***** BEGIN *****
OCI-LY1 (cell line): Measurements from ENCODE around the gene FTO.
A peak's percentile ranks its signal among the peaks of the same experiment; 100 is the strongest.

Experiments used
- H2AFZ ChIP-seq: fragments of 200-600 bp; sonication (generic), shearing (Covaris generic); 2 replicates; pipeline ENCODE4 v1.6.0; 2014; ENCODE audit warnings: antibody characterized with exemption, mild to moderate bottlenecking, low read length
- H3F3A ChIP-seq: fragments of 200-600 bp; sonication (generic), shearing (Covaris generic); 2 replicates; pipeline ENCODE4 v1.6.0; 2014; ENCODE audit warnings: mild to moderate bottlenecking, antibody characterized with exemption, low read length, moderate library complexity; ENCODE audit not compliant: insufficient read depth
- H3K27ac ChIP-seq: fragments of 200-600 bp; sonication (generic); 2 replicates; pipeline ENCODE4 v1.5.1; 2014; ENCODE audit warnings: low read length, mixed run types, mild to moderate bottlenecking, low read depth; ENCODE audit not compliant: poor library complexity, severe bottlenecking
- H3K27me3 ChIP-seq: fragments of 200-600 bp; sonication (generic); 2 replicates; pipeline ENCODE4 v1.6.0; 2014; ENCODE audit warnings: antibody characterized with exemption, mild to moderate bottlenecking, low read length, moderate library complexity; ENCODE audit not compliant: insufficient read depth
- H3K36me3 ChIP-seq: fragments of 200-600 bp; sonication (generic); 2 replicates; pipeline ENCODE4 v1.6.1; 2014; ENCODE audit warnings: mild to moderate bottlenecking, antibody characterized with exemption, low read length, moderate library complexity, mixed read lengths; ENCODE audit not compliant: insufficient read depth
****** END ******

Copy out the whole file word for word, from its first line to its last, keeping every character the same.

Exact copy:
OCI-LY1 (cell line): Measurements from ENCODE around the gene FTO.
A peak's percentile ranks its signal among the peaks of the same experiment; 100 is the strongest.

Experiments used
- H2AFZ ChIP-seq: fragments of 200-600 bp; sonication (generic), shearing (Covaris generic); 2 replicates; pipeline ENCODE4 v1.6.0; 2014; ENCODE audit warnings: antibody characterized with exemption, mild to moderate bottlenecking, low read length
- H3F3A ChIP-seq: fragments of 200-600 bp; sonication (generic), shearing (Covaris generic); 2 replicates; pipeline ENCODE4 v1.6.0; 2014; ENCODE audit warnings: mild to moderate bottlenecking, antibody characterized with exemption, low read length, moderate library complexity; ENCODE audit not compliant: insufficient read depth
- H3K27ac ChIP-seq: fragments of 200-600 bp; sonication (generic); 2 replicates; pipeline ENCODE4 v1.5.1; 2014; ENCODE audit warnings: low read length, mixed run types, mild to moderate bottlenecking, low read depth; ENCODE audit not compliant: poor library complexity, severe bottlenecking
- H3K27me3 ChIP-seq: fragments of 200-600 bp; sonication (generic); 2 replicates; pipeline ENCODE4 v1.6.0; 2014; ENCODE audit warnings: antibody characterized with exemption, mild to moderate bottlenecking, low read length, moderate library complexity; ENCODE audit not compliant: insufficient read depth
- H3K36me3 ChIP-seq: fragments of 200-600 bp; sonication (generic); 2 replicates; pipeline ENCODE4 v1.6.1; 2014; ENCODE audit warnings: mild to moderate bottlenecking, antibody characterized with exemption, low read length, moderate library complexity, mixed read lengths; ENCODE audit not compliant: insufficient read depth